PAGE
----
Many veterans find it difficult to find employment after being away from the job market for long periods of time. The Vets Group works to ensure their skill sets grow with the industry. Courtesy Photo
Many veterans find it difficult to find employment after being away from the job market for long periods of time. The Vets Group works to ensure their skill sets grow with the industry. Courtesy Photo

As I have recently received authorization from the Department of Veterans Affairs to represent veterans in pursuit of their benefits, I have been distressed about the number of Veterans who do not know to what they are entitled. It is an even greater distress that there is such an incredible delay in receipt of benefits once applied.

We need champions who will continue to advocate for the resources to enable the VA to complete the approval process in a timely manner across the country. To the dismay of many, there have been many articles, hearings and exposés about the inadequacies of the Veterans Administration.

Yet, in spite of it all, each veteran is due what she or he was promised upon making the decision to serve our country. Each veteran has a right to claim his or her benefits. If we don’t ask we won’t receive. While it is unconscionable to hear the delays that many encounter in the pursuit, it is unthinkable to not ask and therefore never receive the benefits to which your service has made you eligible.

The Veterans Benefits Administration offers a variety of benefits and services to spouses, children, and parents of Service members and Veterans who are deceased or totally and permanently disabled by a service-connected disability who have been discharged other than dishonorably.

Disability Compensation is a tax free monetary benefit paid to Veterans with disabilities that are the result of a disease or injury incurred or aggravated during active military service. Compensation may also be paid for post-service disabilities that are considered related or secondary to disabilities occurring in service and for disabilities presumed to be related to circumstances of military service, even though they may arise after service. Generally, the degrees of disability specified are also designed to compensate for considerable loss of working time from exacerbations or illnesses.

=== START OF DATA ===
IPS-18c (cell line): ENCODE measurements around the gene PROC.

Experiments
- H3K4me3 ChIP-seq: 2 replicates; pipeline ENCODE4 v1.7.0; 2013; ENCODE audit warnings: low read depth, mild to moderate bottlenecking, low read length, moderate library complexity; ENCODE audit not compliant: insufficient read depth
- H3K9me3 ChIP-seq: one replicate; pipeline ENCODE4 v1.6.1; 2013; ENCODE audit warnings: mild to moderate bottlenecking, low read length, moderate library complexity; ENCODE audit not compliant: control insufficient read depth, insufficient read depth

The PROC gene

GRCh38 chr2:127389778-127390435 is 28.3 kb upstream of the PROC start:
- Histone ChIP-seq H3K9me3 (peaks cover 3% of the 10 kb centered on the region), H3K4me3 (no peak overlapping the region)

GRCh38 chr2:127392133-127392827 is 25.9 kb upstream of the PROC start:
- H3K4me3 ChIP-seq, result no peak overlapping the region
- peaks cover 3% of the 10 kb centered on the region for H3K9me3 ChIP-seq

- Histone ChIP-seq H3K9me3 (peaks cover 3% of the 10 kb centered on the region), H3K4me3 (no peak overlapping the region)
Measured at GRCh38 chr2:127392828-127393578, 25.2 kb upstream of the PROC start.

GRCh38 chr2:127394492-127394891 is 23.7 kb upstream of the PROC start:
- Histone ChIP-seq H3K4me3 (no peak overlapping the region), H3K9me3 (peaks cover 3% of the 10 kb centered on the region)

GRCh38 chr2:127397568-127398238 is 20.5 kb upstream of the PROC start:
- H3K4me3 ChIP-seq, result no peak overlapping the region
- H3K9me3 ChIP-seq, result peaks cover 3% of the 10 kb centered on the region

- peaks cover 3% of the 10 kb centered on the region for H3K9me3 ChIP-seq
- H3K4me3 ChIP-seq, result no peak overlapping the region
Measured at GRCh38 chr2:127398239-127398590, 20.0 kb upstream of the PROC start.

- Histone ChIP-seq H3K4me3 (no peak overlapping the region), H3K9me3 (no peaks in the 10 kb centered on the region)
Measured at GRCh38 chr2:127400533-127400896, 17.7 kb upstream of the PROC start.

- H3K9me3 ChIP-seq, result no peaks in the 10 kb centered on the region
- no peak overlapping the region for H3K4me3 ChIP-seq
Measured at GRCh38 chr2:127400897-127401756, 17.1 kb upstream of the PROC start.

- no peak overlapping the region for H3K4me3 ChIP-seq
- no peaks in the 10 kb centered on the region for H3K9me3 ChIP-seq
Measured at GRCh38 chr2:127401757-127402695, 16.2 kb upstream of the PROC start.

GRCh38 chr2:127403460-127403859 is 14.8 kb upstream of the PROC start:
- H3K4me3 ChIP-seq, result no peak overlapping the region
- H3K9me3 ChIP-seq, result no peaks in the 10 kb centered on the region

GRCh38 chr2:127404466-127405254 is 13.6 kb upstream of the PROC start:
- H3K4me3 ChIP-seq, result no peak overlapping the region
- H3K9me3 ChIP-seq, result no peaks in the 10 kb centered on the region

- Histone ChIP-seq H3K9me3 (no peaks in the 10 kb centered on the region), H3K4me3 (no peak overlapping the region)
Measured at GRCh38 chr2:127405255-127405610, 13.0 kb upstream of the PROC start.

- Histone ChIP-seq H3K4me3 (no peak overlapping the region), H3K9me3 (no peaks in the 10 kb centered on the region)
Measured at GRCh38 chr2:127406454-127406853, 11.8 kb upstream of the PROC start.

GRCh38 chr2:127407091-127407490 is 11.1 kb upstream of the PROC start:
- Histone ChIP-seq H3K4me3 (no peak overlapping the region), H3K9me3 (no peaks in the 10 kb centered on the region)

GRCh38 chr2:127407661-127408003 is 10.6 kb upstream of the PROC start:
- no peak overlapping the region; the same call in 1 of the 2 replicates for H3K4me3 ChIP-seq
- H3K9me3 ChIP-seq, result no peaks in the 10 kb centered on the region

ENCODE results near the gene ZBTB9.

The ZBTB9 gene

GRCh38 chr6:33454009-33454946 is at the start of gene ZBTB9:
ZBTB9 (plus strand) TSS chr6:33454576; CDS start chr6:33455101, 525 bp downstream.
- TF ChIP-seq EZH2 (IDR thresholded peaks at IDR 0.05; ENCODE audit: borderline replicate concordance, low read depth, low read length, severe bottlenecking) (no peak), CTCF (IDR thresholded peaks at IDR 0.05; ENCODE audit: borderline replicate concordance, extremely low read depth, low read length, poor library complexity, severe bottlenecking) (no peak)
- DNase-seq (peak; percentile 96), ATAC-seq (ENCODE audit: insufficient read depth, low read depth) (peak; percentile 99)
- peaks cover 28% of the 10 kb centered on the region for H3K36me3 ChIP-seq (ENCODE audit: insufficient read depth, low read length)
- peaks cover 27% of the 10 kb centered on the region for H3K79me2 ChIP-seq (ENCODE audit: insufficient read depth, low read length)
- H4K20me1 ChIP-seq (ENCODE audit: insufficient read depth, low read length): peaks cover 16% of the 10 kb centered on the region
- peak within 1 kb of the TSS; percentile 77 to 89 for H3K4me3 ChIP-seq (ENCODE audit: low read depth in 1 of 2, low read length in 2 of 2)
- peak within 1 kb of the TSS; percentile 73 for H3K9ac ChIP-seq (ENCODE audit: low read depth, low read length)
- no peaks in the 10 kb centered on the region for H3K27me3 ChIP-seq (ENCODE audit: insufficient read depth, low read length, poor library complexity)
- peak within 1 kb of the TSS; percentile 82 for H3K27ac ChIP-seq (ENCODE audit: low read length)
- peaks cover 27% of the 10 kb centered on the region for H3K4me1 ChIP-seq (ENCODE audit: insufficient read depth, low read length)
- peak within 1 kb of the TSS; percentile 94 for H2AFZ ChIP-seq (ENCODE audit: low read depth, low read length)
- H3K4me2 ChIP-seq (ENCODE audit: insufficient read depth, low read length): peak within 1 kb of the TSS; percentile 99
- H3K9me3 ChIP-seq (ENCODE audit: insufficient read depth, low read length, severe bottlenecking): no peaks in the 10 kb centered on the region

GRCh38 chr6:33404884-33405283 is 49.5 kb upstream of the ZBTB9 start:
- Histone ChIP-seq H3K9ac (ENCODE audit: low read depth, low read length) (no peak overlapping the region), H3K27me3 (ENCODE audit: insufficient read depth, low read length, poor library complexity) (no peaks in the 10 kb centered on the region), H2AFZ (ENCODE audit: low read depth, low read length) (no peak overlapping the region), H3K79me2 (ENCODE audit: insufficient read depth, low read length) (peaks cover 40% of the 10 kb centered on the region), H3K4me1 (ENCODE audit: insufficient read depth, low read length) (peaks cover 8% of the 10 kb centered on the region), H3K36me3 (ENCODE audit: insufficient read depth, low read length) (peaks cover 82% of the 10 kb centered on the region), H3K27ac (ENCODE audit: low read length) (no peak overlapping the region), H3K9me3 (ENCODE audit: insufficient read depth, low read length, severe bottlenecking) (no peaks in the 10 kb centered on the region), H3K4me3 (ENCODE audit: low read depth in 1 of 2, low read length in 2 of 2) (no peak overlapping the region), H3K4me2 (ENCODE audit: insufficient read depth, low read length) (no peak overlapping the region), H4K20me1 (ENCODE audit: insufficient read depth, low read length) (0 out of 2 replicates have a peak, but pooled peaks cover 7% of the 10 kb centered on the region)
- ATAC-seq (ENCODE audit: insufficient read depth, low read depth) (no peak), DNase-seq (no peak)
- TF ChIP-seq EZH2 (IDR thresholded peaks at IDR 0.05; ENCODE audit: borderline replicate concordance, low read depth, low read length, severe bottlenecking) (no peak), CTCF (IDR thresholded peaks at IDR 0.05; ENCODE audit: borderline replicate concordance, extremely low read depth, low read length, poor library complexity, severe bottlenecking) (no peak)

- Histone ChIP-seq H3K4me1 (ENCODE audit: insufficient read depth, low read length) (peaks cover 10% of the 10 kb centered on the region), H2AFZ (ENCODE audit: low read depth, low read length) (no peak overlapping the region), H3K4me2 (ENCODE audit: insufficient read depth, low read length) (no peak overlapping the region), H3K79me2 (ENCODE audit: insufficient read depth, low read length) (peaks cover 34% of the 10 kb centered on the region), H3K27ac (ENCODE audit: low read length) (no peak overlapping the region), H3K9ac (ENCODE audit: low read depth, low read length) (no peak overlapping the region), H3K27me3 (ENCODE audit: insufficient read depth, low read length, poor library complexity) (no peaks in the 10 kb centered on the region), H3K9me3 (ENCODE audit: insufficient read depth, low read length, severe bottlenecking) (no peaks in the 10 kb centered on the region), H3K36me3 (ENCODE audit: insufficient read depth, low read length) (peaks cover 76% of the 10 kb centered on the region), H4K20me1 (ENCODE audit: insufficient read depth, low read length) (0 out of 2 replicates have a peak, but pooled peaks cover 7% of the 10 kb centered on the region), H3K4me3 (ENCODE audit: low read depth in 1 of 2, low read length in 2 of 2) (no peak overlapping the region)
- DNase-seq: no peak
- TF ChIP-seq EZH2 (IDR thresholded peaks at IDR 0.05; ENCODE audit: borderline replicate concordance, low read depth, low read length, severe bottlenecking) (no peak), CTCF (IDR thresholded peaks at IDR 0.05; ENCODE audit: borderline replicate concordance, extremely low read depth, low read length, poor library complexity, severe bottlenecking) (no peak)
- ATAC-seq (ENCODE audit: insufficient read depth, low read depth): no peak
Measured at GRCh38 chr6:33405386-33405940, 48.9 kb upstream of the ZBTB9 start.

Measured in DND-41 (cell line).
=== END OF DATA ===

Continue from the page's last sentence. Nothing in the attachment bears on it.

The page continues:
Dependency and Indemnity Compensation (DIC) is a tax free monetary benefit generally payable to a surviving spouse, child, or parent of Service members who died while on active duty, active duty for training, or inactive duty training or survivors of Veterans who died from their service-connected disabilities. DIC for parents is an income-based benefit.

Special Monthly Compensation is an additional tax-free benefit that can be paid to Veterans, their spouses, surviving spouses and parents. For Veterans, Special Monthly Compensation is a higher rate of compensation paid due to special circumstances such as the need of aid and attendance by another person or a specific disability, such as loss of use of one hand or leg. For spouses and surviving spouses, this benefit is commonly referred to as aid and attendance and is paid based on the need of aid and attendance by another person.

We, as a country, unquestionably have done a poor job of thanking the folks who have given part or all of their lives for our freedom through the delivery of Veterans Benefits. We, as a community, need to be informed and demand the promise that has been given to those who have served.

Aimee Griffin is an attorney with the Griffin Firm in D.C.

WI Guest Author

This correspondent is a guest contributor to The Washington Informer.

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